Working on flipbooks at Disney Publishing Worldwide was probably the closest that I ever got in my 14 years at Disney, to playing and operating as Walt Disney, especially knowing Walt’s fondness for flipbooks at Disneyland…I used what was then really new digital technology on the Macintosh and with Adobe and Apple software, in the 90’s and 2000’s, to advance the color calibration and overall print quality from digital original animation frames that had been exported from the Disney Feature Animation CAPS System, as well as using Quicktime and early video editing tools, to mock-up and preview potential flipbook scenes digitally after choosing the frames.
Speaking of flip books, industrial grade: I have fond memories of the Mutoscopes in Disneyland’s old-school Penny Arcade. The only cartoon among them was a clip of a silent Felix the Cat: He sings outside a window; the irate resident stuffs him in a bag and launches him with an arrow. The end. I know I have the complete cartoon on a DVD somewhere.
No Mickeys on the Mutoscopes. My assumption was that they weren’t making new reels by the time the mouse arrived — I’ve never encountered a machine that featured anything newer than early silent era clips — but Wikipedia says new machines and new reels were being manufactured as late as 1949. Mostly “What the Butler Saw” naughtiness, evidently. So maybe they had no need to license films from anyone.
…let’s not forget the built-in flip books in Chuck Amuck… someone gif’d it here…
Too bad he didn’t get it entirely though, I remember it having Wile E. falling to the bottom of the book and he had to crawl out of frame or such.
Remember the Boris Karloff movie BEDLAM? There’s a scene where one of the inmates of the famed mental institution of the title shows someone else a flip book he has made in a blank book. It turns out that this is why he’s there. He was sent to the insane asylum for inventing animated cartoons!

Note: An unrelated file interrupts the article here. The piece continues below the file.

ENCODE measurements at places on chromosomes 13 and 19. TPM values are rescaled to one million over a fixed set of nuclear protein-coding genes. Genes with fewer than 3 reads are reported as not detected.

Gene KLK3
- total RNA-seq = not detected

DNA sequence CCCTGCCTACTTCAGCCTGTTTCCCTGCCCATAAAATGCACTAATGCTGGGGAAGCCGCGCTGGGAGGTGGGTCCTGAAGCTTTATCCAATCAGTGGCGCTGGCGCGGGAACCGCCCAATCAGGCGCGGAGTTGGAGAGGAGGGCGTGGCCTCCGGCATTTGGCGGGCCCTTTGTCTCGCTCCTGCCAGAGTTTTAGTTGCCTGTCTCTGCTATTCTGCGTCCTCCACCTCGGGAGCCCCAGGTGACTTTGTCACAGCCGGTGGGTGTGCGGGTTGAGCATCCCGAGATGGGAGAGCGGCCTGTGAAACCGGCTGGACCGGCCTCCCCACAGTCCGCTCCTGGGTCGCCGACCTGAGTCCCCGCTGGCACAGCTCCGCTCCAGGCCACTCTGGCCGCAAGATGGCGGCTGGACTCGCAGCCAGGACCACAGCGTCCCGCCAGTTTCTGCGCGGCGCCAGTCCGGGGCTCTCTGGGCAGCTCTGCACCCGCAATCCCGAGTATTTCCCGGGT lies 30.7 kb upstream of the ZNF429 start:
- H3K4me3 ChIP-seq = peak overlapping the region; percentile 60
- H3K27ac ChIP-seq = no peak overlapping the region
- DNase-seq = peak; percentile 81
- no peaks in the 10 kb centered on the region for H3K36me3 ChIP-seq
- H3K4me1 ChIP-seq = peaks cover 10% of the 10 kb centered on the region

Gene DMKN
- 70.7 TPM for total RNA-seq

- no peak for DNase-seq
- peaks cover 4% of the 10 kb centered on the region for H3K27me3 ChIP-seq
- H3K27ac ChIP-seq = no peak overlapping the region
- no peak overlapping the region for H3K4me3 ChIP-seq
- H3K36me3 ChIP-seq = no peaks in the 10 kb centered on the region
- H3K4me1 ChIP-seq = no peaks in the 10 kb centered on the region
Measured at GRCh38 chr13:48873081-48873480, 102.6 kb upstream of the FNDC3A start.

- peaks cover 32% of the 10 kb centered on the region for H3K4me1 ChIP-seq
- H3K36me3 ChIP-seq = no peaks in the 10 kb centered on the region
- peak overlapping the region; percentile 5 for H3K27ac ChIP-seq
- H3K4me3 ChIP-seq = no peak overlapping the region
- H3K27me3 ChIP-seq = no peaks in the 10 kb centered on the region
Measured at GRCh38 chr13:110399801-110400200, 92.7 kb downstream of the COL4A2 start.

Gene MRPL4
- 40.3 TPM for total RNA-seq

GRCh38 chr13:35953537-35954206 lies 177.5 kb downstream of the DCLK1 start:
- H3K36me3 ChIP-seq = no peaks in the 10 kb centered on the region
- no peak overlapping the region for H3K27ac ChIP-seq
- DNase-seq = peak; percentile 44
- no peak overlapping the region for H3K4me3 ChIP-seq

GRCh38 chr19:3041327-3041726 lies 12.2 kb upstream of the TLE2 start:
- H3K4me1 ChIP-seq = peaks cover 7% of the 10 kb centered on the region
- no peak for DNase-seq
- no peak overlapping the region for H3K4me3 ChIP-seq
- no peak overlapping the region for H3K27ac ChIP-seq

Oh, sure, the filmmaker’s joke was that he was there for inventing movies — but what kind of movies, eh?
The proto-animator in the movie RAGTIME fares much better, becoming a director of movies. That’s a minor spoiler. I won’t go any further.
I used to buy all the Big Little Books that had the included flip-book animation when I was younger. I still have them to this day, but they’re falling apart from overuse.
I also had this Dennis the Menace paperback collection that became worn out as well-
Great post as usual, Jerry. Brings back some pleasant memories.
I recently finished putting together some gifs of old disney animations that were thrown into the Silly Symphony comic strips during the mid-1930’s as a sort of space-filling item, a fun activity for readers to cut out and view for themselves. Seeing this post prompted me to put them up for others to see the results. Not exactly flipbooks, but a similar concept.
check ’em out here:
Those brightened my day considerably.
Found a flipbook in an unusual place.Columbia Records had an introduction to stereo LP titled Listening in Depth(SP-1).This shows up with some regularity in used shops(not as plentiful as a Steisand or Tjuana Brass LP,but…)and in pretty good shape,as most owners seemed to have played this once or twice.I found a minty copy for fifty cents a while back.Even the original plastic bag that holds the LP was there…and a flipbook:How the Stereophonic Groove Moves the Needle.As simple as Chuck Jones’ Dot and the Line and quite effective to visually showing the needle riding in the grrove.
Hello. I have a flipbook from 1932 but I can’t find anything about it online. It’s called The Adventures of Pete. By R. C. Russell. Do you know where I can find more information about it?